# Tag Info

17

Using ST_Azimuth Planar bearing can be calculated using ST_Azimuth: SELECT ST_Azimuth(ST_MakePoint(1,2), ST_MakePoint(3,4))/(2*pi())*360 as degAz, ST_Azimuth(ST_MakePoint(3,4), ST_MakePoint(1,2))/(2*pi())*360 As degAzrev degaz degazrev ------ --------- 45 225 For spherical azimuth (Quoting potgis-users group): ...

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Have you looked at a globe lately? :) The prime meridian divides the earth into the western and eastern hemispheres. "West Antarctica" is in the western hemisphere, hence the name.

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You should be able to use the Arrow At End symbol from the Symbol Selector to show the digitised direction of polylines.

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For anyone coming across this question now - PostGIS supports ST_Azimuth on geography (spheroid) as of 2.0.0.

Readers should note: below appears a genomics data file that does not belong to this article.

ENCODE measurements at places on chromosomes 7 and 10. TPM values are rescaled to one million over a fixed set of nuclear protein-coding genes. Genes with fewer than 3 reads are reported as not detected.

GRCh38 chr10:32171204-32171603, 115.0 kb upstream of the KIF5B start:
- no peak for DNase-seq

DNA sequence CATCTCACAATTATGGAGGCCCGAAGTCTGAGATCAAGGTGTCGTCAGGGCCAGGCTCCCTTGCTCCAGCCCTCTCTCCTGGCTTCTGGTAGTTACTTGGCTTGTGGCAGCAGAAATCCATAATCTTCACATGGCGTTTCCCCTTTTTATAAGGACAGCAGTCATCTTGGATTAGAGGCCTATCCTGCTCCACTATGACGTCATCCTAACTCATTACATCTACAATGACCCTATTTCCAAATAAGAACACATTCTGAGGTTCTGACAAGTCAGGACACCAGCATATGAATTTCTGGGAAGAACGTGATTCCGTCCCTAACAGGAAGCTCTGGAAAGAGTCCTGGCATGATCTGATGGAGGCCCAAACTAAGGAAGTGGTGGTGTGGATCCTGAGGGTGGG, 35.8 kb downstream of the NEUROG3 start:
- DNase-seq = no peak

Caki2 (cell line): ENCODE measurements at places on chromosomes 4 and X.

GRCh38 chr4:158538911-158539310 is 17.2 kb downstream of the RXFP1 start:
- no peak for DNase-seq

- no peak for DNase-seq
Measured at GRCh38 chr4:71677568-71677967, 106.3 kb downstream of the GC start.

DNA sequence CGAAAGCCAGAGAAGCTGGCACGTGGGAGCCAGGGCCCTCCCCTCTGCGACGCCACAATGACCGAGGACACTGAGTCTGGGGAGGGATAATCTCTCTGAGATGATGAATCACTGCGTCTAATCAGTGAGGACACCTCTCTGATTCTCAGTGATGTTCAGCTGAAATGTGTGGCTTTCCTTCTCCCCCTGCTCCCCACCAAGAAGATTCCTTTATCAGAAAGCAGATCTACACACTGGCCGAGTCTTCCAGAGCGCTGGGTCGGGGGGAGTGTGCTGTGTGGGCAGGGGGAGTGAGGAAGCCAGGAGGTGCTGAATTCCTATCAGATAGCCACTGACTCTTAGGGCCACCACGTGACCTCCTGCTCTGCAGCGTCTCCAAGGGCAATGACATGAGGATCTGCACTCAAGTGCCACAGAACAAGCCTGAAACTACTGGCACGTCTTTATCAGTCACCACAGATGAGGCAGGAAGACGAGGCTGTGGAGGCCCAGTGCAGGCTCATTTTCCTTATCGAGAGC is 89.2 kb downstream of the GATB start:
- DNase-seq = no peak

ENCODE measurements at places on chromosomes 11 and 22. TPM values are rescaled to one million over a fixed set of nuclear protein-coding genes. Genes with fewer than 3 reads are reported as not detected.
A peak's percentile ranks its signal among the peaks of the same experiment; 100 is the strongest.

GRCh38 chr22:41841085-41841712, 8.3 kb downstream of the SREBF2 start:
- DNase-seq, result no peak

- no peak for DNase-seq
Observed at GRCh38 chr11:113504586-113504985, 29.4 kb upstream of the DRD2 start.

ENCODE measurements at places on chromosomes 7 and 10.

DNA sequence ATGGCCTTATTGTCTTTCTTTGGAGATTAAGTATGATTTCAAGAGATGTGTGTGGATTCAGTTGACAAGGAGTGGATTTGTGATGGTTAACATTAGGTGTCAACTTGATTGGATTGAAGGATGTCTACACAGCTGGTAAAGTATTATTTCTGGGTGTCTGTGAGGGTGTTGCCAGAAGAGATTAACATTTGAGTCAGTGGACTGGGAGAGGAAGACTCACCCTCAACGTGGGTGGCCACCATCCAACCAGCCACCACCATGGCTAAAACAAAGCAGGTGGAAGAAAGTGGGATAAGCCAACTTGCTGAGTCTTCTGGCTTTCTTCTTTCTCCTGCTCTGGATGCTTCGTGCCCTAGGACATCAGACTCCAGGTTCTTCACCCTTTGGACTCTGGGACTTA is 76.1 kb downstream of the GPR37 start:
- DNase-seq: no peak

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Since you mentioned that are you doing network analysis, I recommend assigning the symbology for your road edges within the network dataset layer in the TOC instead. You are on ArcGIS 10.2, so here are the steps: Add the network dataset into the ArcMap TOC. Open the Layer Properties dialog box by double-clicking the network dataset layer in the ArcMap ...

7

(This is really a comment on the first answer but I don't have the rep to post comments.) It's unlikely that any conformal projection would do the job: by definition they preserve shapes, whence they should not anisotropically distort distances. That rules out the Mercator. Equal-area projections are a good bet: they all attain their equal-area property ...

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Line data (of any format, be it GIS/CAD/etc.) typically defaults to the 'direction' of the line being based on start point or first coordinate given to end point or last coordinate given. Direction of travel is therefore considered in terms of with or against the direction of the line. The most common scheme (there can be others) for attributing this in a ...

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first create the aspect raster with r.slope.aspect then display the arrows with d.rast.arrow.

4